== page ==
Mickelson's Augusta warm-up on thin ice
Phil Mickelson's decision to take in this week's Shell Houston Open ahead of next week's Masters looked especially astute after a hugely disappointing final-round 77 at the Arnold Palmer Invitational in Bay Hill left him wallowing in 30th place on two-over.
A splendid 67 on Friday had sent Mickelson coasting into the weekend on a wave of enthusiasm. Yet Saturday's lacklustre 75 knocked the wind out of his sails and the Californian looked thoroughly dejected as he walked off the green at 18 yesterday after stumbling to his fourth bogey in seven holes.
Mickelson's final day got off to a bad start when he drove into trouble on the par-four third, took a penalty drop and then hit his next into water, a treble-bogey seven setting the tone for a hit-and-miss afternoon.
As his wife Amy and mother Mary battle with breast cancer, Mickelson's priorities inevitably lie elsewhere but playing in Houston this week will give him a valuable opportunity to sharpen his focus for Augusta.
As Mickelson turned his attention to Houston, mother nature intervened like a timely bell in a boxing match as leader Ernie Els reeled on the ropes after dropping three shots in two holes.
Els, the hottest player in world golf after his victory at Doral a fortnight ago, appeared to be strolling to a second career win at Bay Hill until he was caught by those two sucker-punches on 13 and 14.
Yet as he came to terms with those two body blows, a violent electrical storm moved into the Orlando area, forcing play to a halt for the day and giving Els a priceless opportunity to clear his head before the action resumes this morning.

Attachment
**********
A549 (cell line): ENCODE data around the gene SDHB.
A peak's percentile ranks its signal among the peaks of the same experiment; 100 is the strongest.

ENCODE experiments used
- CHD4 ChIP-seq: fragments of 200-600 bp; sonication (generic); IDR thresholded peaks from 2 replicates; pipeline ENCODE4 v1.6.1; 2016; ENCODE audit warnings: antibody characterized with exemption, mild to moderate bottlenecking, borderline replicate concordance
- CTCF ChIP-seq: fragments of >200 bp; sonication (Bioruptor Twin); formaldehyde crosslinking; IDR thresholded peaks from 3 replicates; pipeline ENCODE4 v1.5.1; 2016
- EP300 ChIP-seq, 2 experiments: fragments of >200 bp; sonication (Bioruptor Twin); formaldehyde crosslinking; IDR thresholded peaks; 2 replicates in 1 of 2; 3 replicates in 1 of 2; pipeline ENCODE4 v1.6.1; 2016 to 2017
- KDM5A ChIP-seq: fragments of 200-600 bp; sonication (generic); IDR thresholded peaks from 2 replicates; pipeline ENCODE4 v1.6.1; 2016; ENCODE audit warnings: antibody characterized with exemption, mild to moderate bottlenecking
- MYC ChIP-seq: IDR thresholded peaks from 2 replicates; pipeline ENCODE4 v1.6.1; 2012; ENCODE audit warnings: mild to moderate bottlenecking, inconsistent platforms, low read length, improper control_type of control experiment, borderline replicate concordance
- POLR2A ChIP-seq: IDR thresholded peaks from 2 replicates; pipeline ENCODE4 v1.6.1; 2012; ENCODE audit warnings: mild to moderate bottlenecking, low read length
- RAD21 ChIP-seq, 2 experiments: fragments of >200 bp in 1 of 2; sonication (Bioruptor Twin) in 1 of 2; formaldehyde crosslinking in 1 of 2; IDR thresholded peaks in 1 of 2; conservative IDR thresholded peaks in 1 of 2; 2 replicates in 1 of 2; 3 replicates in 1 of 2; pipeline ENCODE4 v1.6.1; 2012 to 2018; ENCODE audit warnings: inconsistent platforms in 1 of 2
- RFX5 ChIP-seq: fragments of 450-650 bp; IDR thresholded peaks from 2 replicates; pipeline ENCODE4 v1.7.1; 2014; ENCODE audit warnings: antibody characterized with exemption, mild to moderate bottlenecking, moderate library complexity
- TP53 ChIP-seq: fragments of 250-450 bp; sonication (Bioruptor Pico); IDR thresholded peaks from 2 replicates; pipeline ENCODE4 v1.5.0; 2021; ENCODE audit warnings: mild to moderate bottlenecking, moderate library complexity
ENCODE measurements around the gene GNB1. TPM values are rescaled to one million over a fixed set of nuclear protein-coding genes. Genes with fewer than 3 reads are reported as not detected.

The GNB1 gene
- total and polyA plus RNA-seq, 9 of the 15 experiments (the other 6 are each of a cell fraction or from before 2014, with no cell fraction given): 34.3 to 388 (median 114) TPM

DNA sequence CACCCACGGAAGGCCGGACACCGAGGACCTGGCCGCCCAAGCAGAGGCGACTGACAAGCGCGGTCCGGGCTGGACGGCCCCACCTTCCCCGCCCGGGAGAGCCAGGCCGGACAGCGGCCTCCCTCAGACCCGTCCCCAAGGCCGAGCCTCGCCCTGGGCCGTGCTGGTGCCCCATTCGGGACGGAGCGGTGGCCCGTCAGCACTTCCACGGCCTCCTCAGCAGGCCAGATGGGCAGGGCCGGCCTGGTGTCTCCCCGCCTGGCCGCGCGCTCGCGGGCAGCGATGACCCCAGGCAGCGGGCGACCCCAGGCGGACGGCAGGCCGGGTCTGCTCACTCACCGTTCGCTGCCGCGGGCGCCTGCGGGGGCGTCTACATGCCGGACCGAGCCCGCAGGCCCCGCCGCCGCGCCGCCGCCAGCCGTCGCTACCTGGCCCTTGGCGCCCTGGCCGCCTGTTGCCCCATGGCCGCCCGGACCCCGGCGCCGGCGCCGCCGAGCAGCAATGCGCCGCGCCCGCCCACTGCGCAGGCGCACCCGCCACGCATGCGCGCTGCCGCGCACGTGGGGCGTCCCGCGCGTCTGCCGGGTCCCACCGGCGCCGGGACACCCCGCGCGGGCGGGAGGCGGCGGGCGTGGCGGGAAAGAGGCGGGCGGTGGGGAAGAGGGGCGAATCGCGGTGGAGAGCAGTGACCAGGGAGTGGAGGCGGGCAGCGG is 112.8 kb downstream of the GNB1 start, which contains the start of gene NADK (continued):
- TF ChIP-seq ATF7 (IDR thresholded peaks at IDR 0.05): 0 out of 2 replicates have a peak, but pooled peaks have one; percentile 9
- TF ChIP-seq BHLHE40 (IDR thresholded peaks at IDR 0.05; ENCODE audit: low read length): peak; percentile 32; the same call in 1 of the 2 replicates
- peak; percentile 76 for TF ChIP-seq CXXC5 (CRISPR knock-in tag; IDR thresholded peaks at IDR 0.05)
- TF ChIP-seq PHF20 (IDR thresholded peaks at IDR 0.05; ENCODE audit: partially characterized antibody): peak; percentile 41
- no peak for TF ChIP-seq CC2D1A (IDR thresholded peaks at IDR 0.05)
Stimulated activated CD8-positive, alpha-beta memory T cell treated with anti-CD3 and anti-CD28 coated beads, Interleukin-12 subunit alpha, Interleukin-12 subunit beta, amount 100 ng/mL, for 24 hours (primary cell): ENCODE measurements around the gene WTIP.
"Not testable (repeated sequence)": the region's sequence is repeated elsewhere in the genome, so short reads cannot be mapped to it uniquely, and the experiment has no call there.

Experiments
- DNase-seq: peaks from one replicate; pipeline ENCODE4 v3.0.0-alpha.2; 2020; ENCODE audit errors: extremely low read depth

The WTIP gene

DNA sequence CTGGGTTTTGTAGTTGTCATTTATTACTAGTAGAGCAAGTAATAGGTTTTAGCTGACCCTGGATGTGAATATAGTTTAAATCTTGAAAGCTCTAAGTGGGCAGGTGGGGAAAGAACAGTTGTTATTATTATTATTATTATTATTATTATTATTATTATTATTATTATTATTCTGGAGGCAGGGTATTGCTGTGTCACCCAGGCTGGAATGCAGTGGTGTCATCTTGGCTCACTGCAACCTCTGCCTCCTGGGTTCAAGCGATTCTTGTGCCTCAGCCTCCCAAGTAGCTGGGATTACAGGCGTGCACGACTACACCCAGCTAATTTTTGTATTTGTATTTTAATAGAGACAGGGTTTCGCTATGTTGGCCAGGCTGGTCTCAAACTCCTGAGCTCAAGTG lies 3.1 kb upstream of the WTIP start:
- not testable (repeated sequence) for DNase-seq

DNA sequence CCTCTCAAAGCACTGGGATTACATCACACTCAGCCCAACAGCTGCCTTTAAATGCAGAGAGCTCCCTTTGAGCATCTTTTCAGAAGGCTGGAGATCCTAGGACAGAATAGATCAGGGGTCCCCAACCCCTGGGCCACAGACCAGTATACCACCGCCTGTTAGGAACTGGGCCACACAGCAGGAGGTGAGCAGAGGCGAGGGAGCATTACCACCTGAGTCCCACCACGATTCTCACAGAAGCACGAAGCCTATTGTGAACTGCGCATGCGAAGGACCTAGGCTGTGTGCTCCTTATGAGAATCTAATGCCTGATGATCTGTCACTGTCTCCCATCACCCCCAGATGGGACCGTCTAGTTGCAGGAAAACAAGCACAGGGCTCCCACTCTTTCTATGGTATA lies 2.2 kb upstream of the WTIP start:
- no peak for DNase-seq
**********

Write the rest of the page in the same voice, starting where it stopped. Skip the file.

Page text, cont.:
The final round had opened on a glorious note for Els when he birdied the demanding first hole and few would have bet against the South African as he completed his front nine in two-under, beaming broadly after pitching-in from 53 yards for a wonderful three at the ninth.
Chris Couch had moved to within two strokes of the leader after four birdies and just one bogey on his outward half but the American, playing on a special medical exemption after years battling poor form and injury, would struggle to keep pace with the imperious-looking Els.
Couch dropped two shots early in his back nine, while Els putted adroitly from 15 feet for birdie at 10 and when another followed at 12, the South African was five strokes ahead of his nearest challenger and looking utterly invincible.
Then, in his inimitable way, Els decided to make it interesting, chalking up a double-bogey six on foot of a serious tactical error on the tee at 13, then dropping another shot out of a difficult lie in the sand short of the green at 14. His decision to hit driver at 13 turned out to be a major blunder for Els, whose tee shot ran through the fairway into a bunker.
When his approach fell short in the lake, one suddenly began to wonder how this notorious hydrophobe would handle the water on Bay Hill's final three holes. Yet as Els, his expression as dark as the thunderclouds overhead, walked to the 15th tee, the siren sounded, giving him priceless respite.
On the other hand, Kevin Na, three under for his round and nine under for the tournament as his second shot lay on the front edge of the green at the par-four 15th, would learn he was just two shots off the lead and have a valuable chance to gird himself for a final assault on the lead.
Retief Goosen, who had just dropped a shot on 17, was tied on eight-under with Els' two playing companions, Ben Curtis and Couch, when the weather intervened.
Edoardo Molinari was following up on his younger brother Francesco's fine fourth place at the Open de Andalucia with a creditable performance of his own on the opposite side of the Atlantic as he lay in a tie for sixth on seven-under through 14 holes.